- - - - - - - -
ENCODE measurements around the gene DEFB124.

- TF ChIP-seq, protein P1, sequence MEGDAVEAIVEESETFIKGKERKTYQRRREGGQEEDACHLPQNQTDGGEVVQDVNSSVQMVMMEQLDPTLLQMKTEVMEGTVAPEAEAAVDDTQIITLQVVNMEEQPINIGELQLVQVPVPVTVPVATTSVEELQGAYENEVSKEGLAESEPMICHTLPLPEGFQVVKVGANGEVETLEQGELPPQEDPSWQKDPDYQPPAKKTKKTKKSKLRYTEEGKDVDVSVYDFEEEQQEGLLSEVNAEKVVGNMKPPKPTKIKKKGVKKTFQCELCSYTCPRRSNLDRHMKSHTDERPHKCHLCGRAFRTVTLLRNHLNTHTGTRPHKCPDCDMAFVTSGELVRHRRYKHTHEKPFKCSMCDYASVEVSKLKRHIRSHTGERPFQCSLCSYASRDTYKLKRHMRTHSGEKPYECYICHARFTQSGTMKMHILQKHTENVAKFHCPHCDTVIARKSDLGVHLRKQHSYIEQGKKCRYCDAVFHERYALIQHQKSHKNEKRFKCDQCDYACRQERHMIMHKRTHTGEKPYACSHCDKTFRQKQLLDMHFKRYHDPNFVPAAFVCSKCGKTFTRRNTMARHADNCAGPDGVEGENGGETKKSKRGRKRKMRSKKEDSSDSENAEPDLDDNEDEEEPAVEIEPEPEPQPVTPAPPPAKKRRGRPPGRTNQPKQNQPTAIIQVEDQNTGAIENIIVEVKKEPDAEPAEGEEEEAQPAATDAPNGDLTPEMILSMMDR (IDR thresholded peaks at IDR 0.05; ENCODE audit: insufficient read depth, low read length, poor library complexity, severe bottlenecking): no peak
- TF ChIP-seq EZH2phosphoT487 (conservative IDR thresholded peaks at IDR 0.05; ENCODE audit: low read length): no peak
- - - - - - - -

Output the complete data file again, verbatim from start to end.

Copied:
ENCODE measurements around the gene DEFB124.

- TF ChIP-seq, protein P1, sequence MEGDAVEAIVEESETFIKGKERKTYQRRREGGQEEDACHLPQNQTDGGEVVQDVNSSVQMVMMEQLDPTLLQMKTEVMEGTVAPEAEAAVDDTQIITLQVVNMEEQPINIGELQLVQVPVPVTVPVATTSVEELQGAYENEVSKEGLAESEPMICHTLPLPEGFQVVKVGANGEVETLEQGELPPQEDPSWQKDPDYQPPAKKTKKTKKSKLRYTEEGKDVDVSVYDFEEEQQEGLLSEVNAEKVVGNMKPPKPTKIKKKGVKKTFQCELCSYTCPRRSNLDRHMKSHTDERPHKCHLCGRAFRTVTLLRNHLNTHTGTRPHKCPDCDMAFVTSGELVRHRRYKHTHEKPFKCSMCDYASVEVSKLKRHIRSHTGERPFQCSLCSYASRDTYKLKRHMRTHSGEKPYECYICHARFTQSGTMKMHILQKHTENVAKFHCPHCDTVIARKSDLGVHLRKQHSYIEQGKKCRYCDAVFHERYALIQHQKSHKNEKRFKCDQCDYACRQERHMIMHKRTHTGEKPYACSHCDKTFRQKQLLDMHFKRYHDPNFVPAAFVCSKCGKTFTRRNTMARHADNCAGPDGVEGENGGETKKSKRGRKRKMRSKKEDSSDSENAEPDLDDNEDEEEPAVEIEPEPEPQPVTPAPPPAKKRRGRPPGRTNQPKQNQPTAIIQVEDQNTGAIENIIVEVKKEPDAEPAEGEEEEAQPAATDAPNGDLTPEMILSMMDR (IDR thresholded peaks at IDR 0.05; ENCODE audit: insufficient read depth, low read length, poor library complexity, severe bottlenecking): no peak
- TF ChIP-seq EZH2phosphoT487 (conservative IDR thresholded peaks at IDR 0.05; ENCODE audit: low read length): no peak